Pete Epple Technical Editor
February 15, 2012

Back in the day, you could add a set of aftermarket heads, a bigger cam, and an intake manifold on a pushrod 5.0L and effectively double the power output. Although that sounds impressive, the base motor made a whopping 225 hp. (It’s amazing what was considered powerful in the ’80s and ’90s.) So what effect do heads and cams have on the latest 5.0L?

In 2010, MM&FF got its hands on an ’11 GT to customize for the SEMA show; this also gave us the ability to test parts. Our AMSOIL GT has been a great research and development tool, testing out many “first” products for the Coyote in the past 15 months.

Recently, the idea of adding a set of ported heads and larger aftermarket camshafts came up as a potential story, and the debate started on how the DOHC 5.0-liter would react. One side argues that improved airflow equals increased power. The other side states that Ford did such a great job maximizing the platform’s efficiency, there isn’t much to gain—at least, not when the cost is taken into account. After all, the engine operates above 100-percent volumetric efficiency through most of the rpm band.

We were left with a few questions. How would improved airflow through the already stout heads affect power and torque? What potential was there with the combination of larger cams and the variable cam timing? And how would it all be affected by boost? Well, there’s only one way to find out!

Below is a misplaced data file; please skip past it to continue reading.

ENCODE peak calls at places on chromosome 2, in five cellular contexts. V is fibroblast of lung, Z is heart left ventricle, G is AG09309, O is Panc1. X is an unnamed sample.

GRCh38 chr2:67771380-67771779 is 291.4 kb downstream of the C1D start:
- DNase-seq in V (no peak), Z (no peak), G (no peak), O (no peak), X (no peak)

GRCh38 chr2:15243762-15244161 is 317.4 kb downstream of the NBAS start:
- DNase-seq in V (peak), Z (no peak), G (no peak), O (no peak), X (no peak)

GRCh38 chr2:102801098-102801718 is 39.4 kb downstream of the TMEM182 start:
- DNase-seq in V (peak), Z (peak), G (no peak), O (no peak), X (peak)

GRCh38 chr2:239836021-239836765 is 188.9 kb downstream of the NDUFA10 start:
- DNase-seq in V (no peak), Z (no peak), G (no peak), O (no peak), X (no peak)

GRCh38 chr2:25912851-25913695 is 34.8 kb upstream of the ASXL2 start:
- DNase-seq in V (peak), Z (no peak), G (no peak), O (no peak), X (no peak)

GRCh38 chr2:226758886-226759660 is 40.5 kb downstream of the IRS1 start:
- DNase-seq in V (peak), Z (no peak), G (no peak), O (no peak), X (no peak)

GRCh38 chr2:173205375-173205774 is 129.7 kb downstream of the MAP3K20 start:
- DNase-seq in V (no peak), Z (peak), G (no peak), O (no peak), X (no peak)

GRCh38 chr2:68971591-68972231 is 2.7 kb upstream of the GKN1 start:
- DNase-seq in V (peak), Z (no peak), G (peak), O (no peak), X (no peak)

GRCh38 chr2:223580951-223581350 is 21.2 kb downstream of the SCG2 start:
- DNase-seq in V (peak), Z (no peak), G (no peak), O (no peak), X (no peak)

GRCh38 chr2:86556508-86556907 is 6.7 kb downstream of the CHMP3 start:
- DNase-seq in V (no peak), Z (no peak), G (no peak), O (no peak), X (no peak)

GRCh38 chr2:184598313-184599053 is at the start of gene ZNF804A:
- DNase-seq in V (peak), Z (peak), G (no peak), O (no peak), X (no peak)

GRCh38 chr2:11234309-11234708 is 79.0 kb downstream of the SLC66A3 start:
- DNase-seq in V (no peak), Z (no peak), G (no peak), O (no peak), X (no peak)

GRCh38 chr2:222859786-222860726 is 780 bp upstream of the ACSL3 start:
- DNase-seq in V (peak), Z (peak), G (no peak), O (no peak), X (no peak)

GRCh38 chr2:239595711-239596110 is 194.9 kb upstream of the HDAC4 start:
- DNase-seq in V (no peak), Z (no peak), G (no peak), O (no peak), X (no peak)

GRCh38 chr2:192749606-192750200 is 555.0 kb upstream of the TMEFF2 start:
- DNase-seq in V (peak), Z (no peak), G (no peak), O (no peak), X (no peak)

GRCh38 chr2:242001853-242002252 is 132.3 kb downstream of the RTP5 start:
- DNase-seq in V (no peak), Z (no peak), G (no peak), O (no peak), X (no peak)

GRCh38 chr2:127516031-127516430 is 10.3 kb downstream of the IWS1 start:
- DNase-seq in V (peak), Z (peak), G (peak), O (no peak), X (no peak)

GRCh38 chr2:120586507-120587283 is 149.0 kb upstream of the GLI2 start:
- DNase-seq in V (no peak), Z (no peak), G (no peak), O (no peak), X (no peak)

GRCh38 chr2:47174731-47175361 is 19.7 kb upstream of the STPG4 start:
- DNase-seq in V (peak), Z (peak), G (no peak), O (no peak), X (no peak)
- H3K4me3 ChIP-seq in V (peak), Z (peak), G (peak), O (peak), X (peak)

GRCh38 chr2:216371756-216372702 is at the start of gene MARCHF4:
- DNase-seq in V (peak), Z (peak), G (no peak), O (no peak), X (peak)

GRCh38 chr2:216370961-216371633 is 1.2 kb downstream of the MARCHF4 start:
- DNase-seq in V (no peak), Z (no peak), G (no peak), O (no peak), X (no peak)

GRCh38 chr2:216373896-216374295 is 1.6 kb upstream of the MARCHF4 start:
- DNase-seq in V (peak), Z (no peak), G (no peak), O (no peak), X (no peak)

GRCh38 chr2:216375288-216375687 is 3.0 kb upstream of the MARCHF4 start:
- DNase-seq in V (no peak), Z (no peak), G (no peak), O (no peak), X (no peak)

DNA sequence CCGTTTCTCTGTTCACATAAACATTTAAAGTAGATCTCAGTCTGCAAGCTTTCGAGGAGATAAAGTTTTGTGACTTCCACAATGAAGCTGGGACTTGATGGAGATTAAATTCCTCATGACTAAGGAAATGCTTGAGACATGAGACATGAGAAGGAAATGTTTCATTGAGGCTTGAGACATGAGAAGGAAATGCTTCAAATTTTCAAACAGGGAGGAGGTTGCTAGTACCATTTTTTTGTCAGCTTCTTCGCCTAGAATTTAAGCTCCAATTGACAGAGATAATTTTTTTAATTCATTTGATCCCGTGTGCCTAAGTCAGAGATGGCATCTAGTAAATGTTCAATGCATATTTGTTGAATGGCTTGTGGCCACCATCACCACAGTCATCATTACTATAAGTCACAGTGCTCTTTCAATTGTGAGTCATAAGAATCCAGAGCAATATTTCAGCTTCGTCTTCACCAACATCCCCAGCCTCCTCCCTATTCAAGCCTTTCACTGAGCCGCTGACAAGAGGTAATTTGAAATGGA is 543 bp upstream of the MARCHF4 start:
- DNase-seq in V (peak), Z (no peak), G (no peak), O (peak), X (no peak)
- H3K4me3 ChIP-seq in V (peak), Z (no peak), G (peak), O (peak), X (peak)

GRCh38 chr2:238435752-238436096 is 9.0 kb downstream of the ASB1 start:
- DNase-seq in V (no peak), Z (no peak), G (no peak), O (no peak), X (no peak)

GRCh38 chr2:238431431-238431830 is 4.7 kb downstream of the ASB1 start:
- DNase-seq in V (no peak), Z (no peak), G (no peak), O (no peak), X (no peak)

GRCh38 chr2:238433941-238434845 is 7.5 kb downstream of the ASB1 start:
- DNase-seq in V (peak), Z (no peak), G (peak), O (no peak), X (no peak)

Our trip into the unknown started with a call to Total Engine Airflow (TEA). We have used TEA for some custom porting and cylinder head repair work in the past, and the Tallmadge, Ohio-based company is second to none. With a fresh set of stock castings, TEA went to work designing a CNC program for the Coyote heads.

When it came to camshafts, we had options. With Coyote camshaft technology still developing, we could have used a set of regrind cams, which are just that—stock camshafts reground with smaller base circles on each lobe allowing you to gain increases in lift and duration. The reduction of camshaft base circle usually means the lash adjusters need to be shimmed to make up for the material lost during machining on the camshafts. Our other option was to wait for a set of new billet shafts, and after talking with Comp Cams, we decided to do that.

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